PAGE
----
Bomod-ok is for Big Falls and Bokong is for Small falls. You will need a tourist guide and hire a vehicle to get to the falls. Tired from hiking at the rice terraces taking a short dip at the cool water of either Bomod-ok and Bokong Falls can give you a relaxing feeling.
The Bomod-ok Falls – or simply the Big Falls — is one of Sagada’s most visited and sought-after attractions. Despite being one of the few sites of interest that is a few minutes’ hike from the town center, countless visitors still brave the long trek to admire the 200-feet tall column of water as it splashes down on the cold pools below.
To get to the Big Falls, one must hire a guide from the Tourism Desk at the Town Hall care of the Sagada Environmental Guides Association (SEGA) or the office of the newly-established Sagada Genuine Guides Association (SAGGAS). For the former, the charge for a group of 10 people or less is a pretty affordable rate of 600 pesos (~15 USD). Use this to your advantage! Look for other small groups who would be willing to split the fee with you. Who knows, you might even make friends in the process.
The trail to the Big Falls would take you on a long and exhausting trek along the sides of countless rice terraces! You literally walk between rice paddies and scale the elevated portions to the lower levels through the use of the sturdy stone walls of the terraces. The ingenuity of these people would totally impress you. The rocks were once in the river bed but thanks to the great minds and muscles of the ancestors of the present day Sagadans, this great construction project is in existence for all of us to see and appreciate.
You can walk from the town proper to the falls, but that would take roughly three to four hours of trekking. The descent to the falls itself is quite challenging especially for those people who are not used to much exercise. To make it easier on the legs and ankles, you may rent a jeep or van for 600 pesos (~ 15 USD) more to have it take you to the last town navigable by road. Since this will be quite a physical activity make sure that you have enough water with you. You will not see a lot of stores along the way. It will also be more advantageous if you start your trip in the early morning (say 6-7 AM) when the sun is still not beating hard on you. Wear comfortable and cool clothing and make sure to slap on some sunblock. If you intend to go swimming, bring a change of clothes. Be wary of the fact that there are no man-made structures near the falls so there are no such things as dressing rooms or shower areas.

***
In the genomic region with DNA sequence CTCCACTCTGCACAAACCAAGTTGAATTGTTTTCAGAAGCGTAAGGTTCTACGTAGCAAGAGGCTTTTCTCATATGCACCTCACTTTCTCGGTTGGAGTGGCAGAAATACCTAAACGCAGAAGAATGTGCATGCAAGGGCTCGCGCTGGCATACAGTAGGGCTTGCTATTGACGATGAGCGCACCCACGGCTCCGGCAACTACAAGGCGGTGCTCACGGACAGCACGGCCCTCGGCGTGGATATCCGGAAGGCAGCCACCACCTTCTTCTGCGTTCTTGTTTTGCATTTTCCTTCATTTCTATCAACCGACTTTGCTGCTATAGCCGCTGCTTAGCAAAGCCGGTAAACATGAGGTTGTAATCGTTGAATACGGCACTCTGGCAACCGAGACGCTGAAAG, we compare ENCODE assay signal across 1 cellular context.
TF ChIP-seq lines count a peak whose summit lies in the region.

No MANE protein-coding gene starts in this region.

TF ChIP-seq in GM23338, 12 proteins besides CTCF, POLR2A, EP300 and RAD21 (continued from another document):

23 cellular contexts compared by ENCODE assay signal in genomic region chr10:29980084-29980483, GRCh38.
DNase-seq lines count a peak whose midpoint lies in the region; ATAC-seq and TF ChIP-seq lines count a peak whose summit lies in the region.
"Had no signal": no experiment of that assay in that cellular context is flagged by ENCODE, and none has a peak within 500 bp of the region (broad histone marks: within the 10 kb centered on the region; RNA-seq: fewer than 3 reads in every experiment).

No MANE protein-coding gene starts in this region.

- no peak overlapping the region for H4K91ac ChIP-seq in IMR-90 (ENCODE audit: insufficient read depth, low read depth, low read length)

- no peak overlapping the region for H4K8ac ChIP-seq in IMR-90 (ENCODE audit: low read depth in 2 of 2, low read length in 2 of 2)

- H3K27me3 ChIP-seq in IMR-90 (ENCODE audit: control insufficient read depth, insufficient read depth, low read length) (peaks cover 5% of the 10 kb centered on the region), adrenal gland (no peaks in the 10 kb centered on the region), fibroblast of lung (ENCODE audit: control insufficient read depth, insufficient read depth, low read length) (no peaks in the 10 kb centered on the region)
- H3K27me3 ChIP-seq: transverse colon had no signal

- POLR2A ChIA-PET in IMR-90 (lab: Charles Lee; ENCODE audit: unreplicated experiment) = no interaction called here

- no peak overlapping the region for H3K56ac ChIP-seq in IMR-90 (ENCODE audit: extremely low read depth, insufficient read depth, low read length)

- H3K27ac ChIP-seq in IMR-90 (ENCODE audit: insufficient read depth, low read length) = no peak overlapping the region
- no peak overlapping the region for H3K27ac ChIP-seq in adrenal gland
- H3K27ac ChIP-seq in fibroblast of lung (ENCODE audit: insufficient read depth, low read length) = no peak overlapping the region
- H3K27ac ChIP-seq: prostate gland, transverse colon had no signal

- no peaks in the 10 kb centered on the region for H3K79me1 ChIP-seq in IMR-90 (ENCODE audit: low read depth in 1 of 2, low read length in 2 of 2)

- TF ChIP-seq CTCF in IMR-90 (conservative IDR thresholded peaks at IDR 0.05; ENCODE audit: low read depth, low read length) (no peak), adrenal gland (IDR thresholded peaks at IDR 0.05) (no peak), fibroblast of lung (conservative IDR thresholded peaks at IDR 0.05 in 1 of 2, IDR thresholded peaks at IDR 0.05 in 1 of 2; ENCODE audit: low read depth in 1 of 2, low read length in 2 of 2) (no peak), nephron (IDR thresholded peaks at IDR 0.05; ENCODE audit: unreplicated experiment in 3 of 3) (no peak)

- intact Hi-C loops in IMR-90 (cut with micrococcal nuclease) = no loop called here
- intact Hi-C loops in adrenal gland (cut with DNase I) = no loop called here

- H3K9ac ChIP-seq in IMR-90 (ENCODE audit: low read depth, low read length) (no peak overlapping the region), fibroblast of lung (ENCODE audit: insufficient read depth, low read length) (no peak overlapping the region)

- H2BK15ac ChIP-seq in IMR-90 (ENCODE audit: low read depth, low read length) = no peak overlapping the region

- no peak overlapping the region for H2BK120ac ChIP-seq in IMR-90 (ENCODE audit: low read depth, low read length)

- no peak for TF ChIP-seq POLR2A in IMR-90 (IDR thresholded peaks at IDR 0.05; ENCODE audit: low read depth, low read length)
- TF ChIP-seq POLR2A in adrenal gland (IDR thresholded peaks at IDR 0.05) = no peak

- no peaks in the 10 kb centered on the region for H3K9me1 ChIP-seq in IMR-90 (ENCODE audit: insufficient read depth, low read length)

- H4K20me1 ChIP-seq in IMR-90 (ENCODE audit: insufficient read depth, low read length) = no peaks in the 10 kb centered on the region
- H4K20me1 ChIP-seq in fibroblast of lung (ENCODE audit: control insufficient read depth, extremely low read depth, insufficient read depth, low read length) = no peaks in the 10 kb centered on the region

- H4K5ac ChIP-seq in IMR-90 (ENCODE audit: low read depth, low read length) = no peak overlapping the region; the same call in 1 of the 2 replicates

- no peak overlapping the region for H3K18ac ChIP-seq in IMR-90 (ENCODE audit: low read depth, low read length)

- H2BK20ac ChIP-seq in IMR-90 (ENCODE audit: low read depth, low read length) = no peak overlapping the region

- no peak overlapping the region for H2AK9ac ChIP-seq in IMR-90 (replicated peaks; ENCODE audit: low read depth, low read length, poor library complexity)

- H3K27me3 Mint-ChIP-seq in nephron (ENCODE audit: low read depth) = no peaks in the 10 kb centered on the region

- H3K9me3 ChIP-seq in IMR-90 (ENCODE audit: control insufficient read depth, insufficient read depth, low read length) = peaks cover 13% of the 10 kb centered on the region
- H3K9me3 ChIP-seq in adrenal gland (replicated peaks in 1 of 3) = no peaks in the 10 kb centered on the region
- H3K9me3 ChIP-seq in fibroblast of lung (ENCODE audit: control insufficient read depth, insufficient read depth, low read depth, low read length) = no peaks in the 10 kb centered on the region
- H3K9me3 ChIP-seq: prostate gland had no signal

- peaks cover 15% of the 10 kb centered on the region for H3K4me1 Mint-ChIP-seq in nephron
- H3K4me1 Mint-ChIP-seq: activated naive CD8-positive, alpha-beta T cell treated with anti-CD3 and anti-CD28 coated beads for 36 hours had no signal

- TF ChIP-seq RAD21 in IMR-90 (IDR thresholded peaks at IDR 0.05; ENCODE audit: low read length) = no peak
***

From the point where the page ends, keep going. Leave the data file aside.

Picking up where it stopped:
The barrangays (townships under a town) of Aguid and Banga-an are the entry points to the Big Falls. The Banga-an route is much easier because most of the trail is comprised of concrete walkways along the terraces. Though the steps are steep, it’s still much manageable compared to what awaits you in Aguid.
On the former, you will be walking along the caked soil of the terraces borders. You better have good balance because one false move could send you dropping at least 8 feet to the level below. If you accidentally step on a paddy, you’ll probably sink to your knees. How do I know? Well, experience is the best teacher! Hehe
Here’s our friend from Korea who took a really messy spill. :p
The two paths from Aguid and Banga-an meet a few hundred meters from the falls. The trail now becomes a delicately matted and sculpted path of rocks in between a very deep ravine and a slow moving stream. If you’re not sure of your ability to balance, don’t try to impress anyone. Walk along the stream like I did! If you are to fall though, there are plenty of foliage and plants to grab on to just in case. But then again, we wouldn’t want to take that chance, right?
The trail then changes to a maze-like combination of large rocks partially submerged in water. Beware of these rocks. They are very slippery and there is a big chance of getting caught off guard. Be alert at all times!
Once you reach the pool, you’ll realize that the water is very cold. If you’re not a strong swimmer, don’t attempt to even go to the deeper parts. The cold could tire you easily and all the shivering could make it hard for you to make efficient strokes across the water.
Make sure that you have enough energy for the return trip – don’t forget that it’s a steep ascent.